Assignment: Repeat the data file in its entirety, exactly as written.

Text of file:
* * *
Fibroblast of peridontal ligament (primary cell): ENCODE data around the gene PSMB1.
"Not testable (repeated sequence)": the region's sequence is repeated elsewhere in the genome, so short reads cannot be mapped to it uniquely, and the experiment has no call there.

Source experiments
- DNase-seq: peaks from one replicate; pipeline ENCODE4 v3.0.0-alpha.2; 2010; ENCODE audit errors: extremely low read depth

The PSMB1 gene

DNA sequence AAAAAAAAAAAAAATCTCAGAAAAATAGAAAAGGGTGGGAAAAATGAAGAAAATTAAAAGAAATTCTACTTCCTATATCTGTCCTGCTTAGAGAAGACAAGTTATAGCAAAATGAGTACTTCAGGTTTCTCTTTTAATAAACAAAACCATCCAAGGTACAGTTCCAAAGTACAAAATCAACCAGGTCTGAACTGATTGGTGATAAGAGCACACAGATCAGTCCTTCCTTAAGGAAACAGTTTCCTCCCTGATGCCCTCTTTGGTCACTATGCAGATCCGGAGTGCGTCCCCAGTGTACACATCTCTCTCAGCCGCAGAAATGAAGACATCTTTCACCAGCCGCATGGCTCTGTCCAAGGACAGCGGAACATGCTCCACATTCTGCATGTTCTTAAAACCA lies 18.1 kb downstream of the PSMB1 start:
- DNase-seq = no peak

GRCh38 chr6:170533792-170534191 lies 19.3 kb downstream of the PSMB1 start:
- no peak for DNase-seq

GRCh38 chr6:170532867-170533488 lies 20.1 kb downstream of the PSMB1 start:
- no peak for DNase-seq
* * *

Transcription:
Fibroblast of peridontal ligament (primary cell): ENCODE data around the gene PSMB1.
"Not testable (repeated sequence)": the region's sequence is repeated elsewhere in the genome, so short reads cannot be mapped to it uniquely, and the experiment has no call there.

Source experiments
- DNase-seq: peaks from one replicate; pipeline ENCODE4 v3.0.0-alpha.2; 2010; ENCODE audit errors: extremely low read depth

The PSMB1 gene

DNA sequence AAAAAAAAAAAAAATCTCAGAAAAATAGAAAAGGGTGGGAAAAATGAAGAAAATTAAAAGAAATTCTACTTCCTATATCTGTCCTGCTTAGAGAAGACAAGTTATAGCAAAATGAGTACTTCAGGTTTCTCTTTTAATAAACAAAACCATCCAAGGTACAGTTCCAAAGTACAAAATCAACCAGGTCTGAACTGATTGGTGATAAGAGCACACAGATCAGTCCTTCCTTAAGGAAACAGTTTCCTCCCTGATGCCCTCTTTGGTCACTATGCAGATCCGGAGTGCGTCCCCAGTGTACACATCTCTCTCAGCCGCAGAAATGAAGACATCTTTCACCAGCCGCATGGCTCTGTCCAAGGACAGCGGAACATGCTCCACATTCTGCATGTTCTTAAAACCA lies 18.1 kb downstream of the PSMB1 start:
- DNase-seq = no peak

GRCh38 chr6:170533792-170534191 lies 19.3 kb downstream of the PSMB1 start:
- no peak for DNase-seq

GRCh38 chr6:170532867-170533488 lies 20.1 kb downstream of the PSMB1 start:
- no peak for DNase-seq